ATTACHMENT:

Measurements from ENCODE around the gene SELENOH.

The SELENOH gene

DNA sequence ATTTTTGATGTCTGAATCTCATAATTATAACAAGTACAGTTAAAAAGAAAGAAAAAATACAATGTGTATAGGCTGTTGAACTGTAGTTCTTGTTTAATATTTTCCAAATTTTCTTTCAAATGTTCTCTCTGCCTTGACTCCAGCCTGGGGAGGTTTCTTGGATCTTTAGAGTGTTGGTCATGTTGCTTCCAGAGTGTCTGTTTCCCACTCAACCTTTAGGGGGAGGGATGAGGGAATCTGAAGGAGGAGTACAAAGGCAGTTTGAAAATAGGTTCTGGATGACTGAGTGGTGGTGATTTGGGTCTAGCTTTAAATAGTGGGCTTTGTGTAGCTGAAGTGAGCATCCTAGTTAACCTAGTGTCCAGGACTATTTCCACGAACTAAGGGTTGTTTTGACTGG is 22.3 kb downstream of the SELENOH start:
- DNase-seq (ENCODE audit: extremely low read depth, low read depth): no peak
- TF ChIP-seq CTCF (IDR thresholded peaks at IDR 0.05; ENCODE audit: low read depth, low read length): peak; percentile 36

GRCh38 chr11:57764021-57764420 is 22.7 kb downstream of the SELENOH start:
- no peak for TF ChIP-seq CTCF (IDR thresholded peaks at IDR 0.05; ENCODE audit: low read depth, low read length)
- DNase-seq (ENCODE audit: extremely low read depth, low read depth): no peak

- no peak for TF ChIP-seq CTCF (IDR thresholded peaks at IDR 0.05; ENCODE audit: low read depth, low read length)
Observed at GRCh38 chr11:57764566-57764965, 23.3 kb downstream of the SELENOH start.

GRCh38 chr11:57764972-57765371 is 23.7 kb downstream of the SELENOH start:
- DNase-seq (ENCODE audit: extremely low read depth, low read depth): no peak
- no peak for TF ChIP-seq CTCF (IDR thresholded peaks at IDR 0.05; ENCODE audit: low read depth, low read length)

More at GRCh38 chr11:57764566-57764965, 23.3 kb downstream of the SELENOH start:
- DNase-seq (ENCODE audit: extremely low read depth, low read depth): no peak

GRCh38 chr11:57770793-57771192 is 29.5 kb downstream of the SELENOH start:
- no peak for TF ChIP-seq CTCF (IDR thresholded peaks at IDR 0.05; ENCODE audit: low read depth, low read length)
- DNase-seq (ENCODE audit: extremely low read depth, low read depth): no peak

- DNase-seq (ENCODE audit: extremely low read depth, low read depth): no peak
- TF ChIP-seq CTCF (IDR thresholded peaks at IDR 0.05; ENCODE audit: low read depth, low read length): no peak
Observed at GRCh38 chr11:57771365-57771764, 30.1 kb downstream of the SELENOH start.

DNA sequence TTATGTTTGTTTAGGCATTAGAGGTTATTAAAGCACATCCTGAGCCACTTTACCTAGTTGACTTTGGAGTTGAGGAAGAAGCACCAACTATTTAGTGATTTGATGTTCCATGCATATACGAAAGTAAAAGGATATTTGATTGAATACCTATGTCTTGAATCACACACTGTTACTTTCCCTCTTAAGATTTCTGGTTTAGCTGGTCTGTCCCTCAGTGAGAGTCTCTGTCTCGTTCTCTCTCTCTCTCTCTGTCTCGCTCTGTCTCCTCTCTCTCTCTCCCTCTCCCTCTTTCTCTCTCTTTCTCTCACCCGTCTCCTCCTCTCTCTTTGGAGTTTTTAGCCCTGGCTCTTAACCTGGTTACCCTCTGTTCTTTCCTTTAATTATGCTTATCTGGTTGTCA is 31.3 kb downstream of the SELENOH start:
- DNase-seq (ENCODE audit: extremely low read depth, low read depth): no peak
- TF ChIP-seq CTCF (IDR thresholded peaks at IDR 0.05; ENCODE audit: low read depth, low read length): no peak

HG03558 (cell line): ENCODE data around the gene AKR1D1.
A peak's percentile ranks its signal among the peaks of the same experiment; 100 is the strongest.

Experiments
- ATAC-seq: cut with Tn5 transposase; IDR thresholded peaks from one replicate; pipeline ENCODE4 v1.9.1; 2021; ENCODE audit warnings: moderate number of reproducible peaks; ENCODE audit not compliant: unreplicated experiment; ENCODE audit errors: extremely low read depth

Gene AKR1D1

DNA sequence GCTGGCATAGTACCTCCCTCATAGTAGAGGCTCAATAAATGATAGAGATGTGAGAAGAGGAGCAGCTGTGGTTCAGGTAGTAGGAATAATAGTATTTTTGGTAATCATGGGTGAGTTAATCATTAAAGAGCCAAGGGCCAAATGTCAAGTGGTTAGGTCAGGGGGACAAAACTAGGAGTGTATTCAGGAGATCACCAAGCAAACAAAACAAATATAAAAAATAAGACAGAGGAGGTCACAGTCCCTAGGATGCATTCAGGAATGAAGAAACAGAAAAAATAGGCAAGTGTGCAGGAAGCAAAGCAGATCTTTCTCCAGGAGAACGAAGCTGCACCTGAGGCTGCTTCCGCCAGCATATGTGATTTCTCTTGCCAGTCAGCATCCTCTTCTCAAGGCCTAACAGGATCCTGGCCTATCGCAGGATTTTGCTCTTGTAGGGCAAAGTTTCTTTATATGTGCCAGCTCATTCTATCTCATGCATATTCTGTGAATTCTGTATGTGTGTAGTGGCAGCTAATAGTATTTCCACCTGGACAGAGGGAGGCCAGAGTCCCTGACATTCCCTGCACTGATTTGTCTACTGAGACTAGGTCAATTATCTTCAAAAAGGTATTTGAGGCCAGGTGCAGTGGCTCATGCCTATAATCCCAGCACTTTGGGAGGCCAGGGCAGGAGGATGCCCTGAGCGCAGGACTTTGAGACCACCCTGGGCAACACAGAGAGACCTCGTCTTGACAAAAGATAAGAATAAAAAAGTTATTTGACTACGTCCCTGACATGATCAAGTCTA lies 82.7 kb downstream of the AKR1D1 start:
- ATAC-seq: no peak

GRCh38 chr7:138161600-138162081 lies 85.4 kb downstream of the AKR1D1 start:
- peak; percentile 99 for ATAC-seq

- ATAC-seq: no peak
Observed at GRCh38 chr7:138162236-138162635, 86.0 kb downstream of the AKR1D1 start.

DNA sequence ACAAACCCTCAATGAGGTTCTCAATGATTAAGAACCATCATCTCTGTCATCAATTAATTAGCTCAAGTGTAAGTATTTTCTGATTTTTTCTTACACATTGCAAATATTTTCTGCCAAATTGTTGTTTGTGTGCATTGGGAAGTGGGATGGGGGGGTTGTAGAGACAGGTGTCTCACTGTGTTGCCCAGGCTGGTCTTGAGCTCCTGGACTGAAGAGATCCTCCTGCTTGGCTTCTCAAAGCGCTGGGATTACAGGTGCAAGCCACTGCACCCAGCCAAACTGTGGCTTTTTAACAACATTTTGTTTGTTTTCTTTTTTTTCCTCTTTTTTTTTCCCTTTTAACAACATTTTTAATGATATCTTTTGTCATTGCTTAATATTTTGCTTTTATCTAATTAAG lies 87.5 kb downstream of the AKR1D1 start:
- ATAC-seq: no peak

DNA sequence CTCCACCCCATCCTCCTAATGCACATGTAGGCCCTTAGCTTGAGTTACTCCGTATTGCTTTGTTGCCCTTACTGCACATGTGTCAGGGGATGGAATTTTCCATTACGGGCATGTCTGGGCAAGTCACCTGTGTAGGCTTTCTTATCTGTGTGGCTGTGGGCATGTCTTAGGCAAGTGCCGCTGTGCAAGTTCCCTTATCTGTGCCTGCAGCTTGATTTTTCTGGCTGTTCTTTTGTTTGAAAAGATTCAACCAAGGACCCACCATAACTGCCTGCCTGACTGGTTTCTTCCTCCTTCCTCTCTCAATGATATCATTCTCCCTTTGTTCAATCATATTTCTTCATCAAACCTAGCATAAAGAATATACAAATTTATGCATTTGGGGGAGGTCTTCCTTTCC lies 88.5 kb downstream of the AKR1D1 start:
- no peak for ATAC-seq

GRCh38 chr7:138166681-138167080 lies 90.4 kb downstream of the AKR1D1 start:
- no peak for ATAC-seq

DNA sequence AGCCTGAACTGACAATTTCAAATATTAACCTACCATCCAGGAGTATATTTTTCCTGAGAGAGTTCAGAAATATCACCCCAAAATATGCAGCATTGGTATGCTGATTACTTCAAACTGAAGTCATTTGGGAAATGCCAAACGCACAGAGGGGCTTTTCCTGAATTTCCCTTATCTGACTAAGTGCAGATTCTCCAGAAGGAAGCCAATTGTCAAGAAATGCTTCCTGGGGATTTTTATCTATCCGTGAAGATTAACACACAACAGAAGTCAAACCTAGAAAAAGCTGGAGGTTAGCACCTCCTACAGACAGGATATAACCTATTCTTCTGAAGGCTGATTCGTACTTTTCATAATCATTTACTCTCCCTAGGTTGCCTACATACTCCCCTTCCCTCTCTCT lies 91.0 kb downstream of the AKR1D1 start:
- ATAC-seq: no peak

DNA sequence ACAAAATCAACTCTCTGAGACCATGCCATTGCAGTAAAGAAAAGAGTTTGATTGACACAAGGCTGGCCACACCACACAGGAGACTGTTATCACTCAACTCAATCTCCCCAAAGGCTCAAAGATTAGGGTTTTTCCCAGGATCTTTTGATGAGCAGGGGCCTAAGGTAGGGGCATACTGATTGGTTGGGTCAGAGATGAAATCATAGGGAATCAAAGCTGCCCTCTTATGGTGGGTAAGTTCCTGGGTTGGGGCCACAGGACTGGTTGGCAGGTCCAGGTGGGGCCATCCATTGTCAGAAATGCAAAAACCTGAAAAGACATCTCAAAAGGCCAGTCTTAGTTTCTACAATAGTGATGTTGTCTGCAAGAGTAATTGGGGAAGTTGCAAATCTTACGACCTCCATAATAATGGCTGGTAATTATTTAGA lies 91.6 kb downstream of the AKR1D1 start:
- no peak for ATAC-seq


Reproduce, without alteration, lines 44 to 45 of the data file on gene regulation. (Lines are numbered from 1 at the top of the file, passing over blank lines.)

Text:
DNA sequence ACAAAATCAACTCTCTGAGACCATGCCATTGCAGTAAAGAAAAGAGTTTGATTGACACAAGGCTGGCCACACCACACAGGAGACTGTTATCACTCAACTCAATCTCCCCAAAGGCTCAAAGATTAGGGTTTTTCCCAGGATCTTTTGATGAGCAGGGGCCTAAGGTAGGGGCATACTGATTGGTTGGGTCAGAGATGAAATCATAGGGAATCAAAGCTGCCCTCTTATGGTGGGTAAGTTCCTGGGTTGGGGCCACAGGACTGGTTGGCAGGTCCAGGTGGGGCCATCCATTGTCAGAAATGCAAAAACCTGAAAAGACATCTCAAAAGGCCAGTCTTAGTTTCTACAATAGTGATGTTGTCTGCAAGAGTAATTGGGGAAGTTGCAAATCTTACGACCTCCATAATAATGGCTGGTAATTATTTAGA lies 91.6 kb downstream of the AKR1D1 start:
- no peak for ATAC-seq